While I've known Katie for a number of years now, I have worked with her specifically as a life coach for three months. In that time, she has filled my life with gentle but fervent encouragement, questions that continually provoke further thought and investigation, and support in the face of challenge and much change. I so look forward to our weekly sessions, as I know that I will walk away feeling more centered, grounded, and energized and prepared to work towards the change I seek in my life. She meets my requests with thoughtfulness and always ensures that I leave our session feeling empowered.

I am so grateful for her diligence in our work together, her kindness and accessibility as she listens and offers her support, and to have someone I can confide my dreams in and gain help from in the makings of those dreams. Katie is an incredible coach, and I'm sure she will only continue in her growth in this field, benefitting herself and others along the way.” - LB

Surfs Up!

Why take a surfing workshop?

  • Because at Pilates Garage we do a lot of balance work in our classes and it is a fun new way to explore balance and how it relates to your core strength.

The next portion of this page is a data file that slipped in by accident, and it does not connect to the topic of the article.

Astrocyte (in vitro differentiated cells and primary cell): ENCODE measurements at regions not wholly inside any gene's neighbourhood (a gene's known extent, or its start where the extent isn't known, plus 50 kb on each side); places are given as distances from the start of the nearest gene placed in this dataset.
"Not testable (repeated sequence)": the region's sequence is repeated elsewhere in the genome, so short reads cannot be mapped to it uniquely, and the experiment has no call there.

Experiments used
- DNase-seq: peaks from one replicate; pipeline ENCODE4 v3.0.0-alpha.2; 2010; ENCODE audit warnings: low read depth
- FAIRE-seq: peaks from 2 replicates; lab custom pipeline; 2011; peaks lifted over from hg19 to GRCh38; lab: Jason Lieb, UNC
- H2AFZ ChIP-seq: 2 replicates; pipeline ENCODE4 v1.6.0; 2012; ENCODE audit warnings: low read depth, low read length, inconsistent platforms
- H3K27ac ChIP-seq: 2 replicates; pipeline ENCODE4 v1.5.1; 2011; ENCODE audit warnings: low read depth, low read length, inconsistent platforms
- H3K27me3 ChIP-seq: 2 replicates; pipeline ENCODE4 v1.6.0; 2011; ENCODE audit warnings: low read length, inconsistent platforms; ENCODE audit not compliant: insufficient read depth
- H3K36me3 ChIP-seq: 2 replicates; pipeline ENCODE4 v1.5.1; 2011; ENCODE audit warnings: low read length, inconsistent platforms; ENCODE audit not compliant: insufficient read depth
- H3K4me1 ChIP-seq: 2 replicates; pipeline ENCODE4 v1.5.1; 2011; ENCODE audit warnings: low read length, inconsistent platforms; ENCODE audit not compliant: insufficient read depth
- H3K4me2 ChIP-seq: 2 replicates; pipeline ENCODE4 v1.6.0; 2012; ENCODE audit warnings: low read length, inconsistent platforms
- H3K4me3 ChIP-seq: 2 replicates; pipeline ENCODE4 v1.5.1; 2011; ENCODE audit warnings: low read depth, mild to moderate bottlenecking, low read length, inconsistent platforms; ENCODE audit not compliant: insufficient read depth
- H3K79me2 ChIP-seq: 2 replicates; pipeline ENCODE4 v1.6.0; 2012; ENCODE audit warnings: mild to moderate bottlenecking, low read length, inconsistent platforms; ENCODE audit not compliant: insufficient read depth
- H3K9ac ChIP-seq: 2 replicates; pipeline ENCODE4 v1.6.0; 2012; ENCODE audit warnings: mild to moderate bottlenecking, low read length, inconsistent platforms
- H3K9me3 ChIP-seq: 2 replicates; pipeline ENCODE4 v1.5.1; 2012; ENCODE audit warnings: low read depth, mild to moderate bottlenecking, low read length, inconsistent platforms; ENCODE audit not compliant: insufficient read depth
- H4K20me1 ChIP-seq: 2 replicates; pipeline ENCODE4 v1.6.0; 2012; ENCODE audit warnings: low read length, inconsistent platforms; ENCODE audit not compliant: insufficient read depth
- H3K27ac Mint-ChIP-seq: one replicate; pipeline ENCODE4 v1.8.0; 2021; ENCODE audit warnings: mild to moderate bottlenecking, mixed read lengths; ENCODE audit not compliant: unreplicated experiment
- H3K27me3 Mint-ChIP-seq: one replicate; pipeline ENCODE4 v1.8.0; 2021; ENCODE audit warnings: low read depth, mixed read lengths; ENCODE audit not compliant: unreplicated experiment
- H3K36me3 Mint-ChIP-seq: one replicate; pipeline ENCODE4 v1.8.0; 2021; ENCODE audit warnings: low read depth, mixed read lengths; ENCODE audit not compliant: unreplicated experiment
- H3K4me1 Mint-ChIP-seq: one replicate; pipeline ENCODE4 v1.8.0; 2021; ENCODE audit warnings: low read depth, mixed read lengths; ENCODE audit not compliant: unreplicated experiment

• Because our backs are tight and rolled forward in our work and/orhobbies and surfing really works to open up the chest, strengthen the shoulders and the back so you can paddle your board out and catch a wave.
  • Because core stability in relation to your limbs is needed to paddle out and then stand up on the board and we all need to work on that.
  • Because endurance is neededto paddle out and catch waves and we could all use some more endurance.

Surfing entered my life when a friend took me down to the jersey shore for my 40th birthday. I did not stand higher then my knees but I did catch some waves and the awesomeness of being in sync with the power of the ocean was pretty incredible.

We went to Costa Rica for surf camp. The highlight was that I caught and rode a 6 foot wave and I came home with a surf board. 

A couple years later, a regular client who knew I had been surfing asked me to train her for surf camp. We had about 4 months. It was a lot of Pilates work in surf type positions. She went to camp and was the only one still standing after the first lesson. The only one without aches and pains the whole week. Yes she worked hard and we had a blast. I did a Surfs Up workshop after that and we had tons of fun. Only one person was actually a surfer in that group.

Think of this workshop as a fun way to explore and play with balance and discover how your core can aid in stability.

Even if you don't plan to catch a real ocean wave, come catch a roller wave in Surf's Up.